For any person, raising kids is probably the biggest challenge they’ll ever face in their lives. When you raise kids in a foreign culture, the challenge grows multifold. Expats find themselves constantly battling with challenging situations while raising their kids. Your kids will feel rootless; they may feel that they don’t belong anywhere. They’ll feel removed from the activities in their home country, while feeling unable, or perhaps unwilling, to participate in a different culture. If you’re an expat raising your kid in a foreign culture, these tips might help you cope better.

1.        Your kids might be missing their friends and are, in all likelihood, rebelling against living elsewhere. Don’t push them to make friends, as though you’re trying to make up for their loss. Let them know that you left your friends, coworkers and jobs behind as well. When they see that you’re in the same situation as them, they’ll come around.

2.        Remember your kids will be struggling with the definition of home. Home is an emotional location that they cannot find on a map. Help them understand home is where the family is, and that together, you will build a home. Give them lots of affection; listen to their problems and rants. Don’t be impatient with them, even though you might feel like it. They need to let out steam before starting to accept the reality.

3.        Your kids need you more after relocation. If both you and your partner have to work, you should try to be home during evenings and weekends at the very least.

4.        Remember your kids miss their friends, regular haunts, the home country culture and food. Try to retain your home country’s culture, food and cultural hobbies in your new home. If you always baked gingerbread cookies for Christmas, don’t change it to baking regular cookies now. More than ever, your kids need a sense of unchanging normalcy in their lives.

5.        Your kids might withdraw into themselves, or obsess with the TV or computer in an attempt to cope. Restrict both TV and computer use and draw them into mainstream family activities. Take them out exploring, shopping and studying the new culture. Make it look like a grand adventure.

6.        Communicate to them a lot; let them understand that you had no choice but to move. Let them also understand that this is a great opportunity for all of you to add a little adventure to your lives. Make them see everything as a new adventure, a new game and they’ll cope better.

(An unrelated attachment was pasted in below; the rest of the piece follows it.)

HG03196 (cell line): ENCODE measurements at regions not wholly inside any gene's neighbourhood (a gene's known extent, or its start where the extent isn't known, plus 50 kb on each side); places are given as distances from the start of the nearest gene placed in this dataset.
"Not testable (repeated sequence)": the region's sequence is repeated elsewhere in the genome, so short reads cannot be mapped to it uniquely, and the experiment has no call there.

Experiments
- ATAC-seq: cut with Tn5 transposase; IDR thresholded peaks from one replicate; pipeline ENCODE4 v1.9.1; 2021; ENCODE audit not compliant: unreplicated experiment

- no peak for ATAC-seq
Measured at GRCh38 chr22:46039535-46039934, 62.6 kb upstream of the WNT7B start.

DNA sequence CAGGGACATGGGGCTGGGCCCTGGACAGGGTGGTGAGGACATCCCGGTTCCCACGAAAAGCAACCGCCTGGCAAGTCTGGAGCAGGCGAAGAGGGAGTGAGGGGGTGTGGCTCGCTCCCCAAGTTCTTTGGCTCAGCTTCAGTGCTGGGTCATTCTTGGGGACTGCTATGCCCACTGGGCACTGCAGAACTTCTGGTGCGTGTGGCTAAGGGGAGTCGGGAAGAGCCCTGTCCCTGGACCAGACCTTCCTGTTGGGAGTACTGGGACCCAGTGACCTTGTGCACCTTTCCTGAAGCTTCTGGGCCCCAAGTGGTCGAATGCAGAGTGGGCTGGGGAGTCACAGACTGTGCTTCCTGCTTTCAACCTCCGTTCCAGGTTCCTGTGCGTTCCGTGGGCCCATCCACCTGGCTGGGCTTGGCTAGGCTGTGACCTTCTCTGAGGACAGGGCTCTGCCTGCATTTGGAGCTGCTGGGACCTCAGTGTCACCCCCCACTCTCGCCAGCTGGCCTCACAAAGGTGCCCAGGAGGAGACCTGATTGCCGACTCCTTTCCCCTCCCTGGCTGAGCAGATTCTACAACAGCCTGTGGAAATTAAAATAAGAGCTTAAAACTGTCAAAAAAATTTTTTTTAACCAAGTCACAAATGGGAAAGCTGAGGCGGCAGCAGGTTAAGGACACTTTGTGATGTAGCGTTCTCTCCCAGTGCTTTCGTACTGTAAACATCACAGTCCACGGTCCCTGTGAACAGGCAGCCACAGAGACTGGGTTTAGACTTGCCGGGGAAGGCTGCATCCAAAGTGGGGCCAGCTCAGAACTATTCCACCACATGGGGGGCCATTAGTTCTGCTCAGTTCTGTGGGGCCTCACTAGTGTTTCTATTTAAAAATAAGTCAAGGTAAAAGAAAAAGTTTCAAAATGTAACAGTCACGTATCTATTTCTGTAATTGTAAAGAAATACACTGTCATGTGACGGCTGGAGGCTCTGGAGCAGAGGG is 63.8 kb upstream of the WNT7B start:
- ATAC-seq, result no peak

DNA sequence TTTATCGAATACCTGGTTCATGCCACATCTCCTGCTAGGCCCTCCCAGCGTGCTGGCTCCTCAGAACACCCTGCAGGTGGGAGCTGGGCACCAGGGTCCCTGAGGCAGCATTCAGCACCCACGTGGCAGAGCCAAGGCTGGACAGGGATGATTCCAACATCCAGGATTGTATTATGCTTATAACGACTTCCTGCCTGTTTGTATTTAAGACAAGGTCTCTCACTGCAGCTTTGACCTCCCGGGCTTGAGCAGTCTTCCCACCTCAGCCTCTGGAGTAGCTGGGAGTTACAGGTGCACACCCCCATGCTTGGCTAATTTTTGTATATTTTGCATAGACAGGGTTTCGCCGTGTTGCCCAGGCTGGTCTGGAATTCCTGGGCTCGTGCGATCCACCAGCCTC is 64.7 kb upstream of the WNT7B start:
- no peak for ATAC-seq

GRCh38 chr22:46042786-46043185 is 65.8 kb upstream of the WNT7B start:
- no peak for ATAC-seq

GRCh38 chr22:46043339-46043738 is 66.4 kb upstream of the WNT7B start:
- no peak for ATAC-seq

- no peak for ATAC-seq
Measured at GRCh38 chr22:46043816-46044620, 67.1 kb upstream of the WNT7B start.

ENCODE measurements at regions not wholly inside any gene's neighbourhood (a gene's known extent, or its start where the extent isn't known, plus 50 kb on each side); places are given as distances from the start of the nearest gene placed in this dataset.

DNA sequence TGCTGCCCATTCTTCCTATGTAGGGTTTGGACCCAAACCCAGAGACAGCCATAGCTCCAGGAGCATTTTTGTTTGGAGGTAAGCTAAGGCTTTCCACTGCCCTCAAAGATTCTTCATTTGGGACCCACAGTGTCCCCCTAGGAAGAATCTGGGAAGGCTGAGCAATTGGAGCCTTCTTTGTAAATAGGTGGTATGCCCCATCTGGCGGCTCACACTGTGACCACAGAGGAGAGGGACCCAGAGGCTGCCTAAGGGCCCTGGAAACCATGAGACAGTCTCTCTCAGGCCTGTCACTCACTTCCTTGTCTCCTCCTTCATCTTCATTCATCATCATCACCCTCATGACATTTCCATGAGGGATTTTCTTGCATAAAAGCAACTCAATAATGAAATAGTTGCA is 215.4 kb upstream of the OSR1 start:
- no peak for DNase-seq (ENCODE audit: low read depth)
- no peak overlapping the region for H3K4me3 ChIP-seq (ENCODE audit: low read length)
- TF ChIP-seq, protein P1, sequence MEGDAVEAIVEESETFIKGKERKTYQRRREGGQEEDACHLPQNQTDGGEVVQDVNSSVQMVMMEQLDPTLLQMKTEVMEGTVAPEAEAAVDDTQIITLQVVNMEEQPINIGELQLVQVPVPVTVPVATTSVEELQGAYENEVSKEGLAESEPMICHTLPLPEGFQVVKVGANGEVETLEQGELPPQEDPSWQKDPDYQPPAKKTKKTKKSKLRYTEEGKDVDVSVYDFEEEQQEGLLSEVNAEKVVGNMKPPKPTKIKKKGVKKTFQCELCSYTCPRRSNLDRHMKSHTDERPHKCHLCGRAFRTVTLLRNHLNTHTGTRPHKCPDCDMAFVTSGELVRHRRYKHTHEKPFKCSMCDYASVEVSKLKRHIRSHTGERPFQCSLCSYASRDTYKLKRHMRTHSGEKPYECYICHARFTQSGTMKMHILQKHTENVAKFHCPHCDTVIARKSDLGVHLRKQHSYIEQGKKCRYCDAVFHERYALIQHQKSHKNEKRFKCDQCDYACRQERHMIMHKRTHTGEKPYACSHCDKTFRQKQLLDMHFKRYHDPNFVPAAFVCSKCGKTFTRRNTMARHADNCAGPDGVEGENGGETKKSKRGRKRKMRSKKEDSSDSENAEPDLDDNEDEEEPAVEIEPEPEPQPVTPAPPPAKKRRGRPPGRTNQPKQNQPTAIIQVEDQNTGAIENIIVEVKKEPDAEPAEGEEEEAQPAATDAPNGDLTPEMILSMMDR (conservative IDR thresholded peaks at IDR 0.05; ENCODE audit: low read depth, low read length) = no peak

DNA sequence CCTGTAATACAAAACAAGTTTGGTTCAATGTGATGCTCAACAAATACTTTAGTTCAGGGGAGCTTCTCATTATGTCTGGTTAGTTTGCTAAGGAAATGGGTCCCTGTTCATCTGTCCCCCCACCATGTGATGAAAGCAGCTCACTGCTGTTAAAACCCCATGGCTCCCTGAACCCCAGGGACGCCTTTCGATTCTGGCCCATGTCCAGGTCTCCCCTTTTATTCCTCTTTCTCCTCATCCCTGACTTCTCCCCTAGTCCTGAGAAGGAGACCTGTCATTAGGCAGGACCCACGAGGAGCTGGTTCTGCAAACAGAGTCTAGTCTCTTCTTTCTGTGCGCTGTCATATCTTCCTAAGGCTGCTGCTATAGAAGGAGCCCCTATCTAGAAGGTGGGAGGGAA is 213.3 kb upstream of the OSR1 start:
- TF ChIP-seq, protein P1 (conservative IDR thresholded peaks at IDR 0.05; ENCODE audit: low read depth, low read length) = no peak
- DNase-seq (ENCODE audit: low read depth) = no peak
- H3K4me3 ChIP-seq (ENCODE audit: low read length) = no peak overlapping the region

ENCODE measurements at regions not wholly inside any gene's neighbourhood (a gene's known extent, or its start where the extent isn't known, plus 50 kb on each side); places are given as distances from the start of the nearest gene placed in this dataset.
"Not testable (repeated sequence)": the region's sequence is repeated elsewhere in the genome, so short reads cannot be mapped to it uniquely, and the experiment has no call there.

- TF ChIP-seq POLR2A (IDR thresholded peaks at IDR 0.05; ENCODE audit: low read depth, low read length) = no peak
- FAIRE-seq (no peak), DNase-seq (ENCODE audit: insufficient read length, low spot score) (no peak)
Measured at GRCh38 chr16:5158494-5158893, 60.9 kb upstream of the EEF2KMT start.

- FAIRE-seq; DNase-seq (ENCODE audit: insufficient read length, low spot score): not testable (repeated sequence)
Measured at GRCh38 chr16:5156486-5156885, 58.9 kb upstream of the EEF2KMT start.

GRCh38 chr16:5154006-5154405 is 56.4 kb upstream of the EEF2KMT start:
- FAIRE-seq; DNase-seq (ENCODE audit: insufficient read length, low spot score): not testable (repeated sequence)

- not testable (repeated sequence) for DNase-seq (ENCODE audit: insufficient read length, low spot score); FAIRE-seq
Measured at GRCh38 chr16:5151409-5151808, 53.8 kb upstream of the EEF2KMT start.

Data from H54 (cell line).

7.        Be honest; lies and half-divulged truths will alienate your kids from you. Be especially careful if they’re preteens and teens. You don’t want to spoil your credibility. Give them the facts as they are and ask for their help to make the relocation work.

8.        Nourish your marriage; remember that any tension in your marriage will impact your kids more now than ever, since they have to depend solely on you. Until such time as your kids are ready to build their own lives in a foreign country, you’ll be at the center of their lives and don’t forget it.

9.        If you’re moving from a western nation to an eastern country, or vice versa, the cultural shock will be high on your entire family. The best way to handle this is to study cultural differences along with your kids. Let your kids understand that while you need to respect the cultural differences, there’s no need to emulate the local culture. However, respect for the local culture, customs and social etiquette must be observed.

10.     Help kids stay in touch with their friends through post, email and chat. Allow each child a certain face time via webcam so that they stay updated on what’s happening in their friends’ lives. Also make sure that your kids share what’s happening with them as well! When your kids’ friends learn that your kids are having the time of their lives, their expressed envy will go a long way to soothe your kids’ ruffled feathers!

11.     Allow your kids to solve their own problems. Don’t feel oversensitive about their adjustment issues just because you’ve taken them out of their comfort zones. The life skills they build by tackling issues in a different culture will help them become stronger.

12.     Don’t ever transfer your own fears and insecurities to your children. If you’re afraid that things won’t work out, or what might happen if you lose your job, don’t let your kids know about it.

Marina is a freelance writer and enjoys writing about specialty products like artificial plants, indoor fountains and a lot more.

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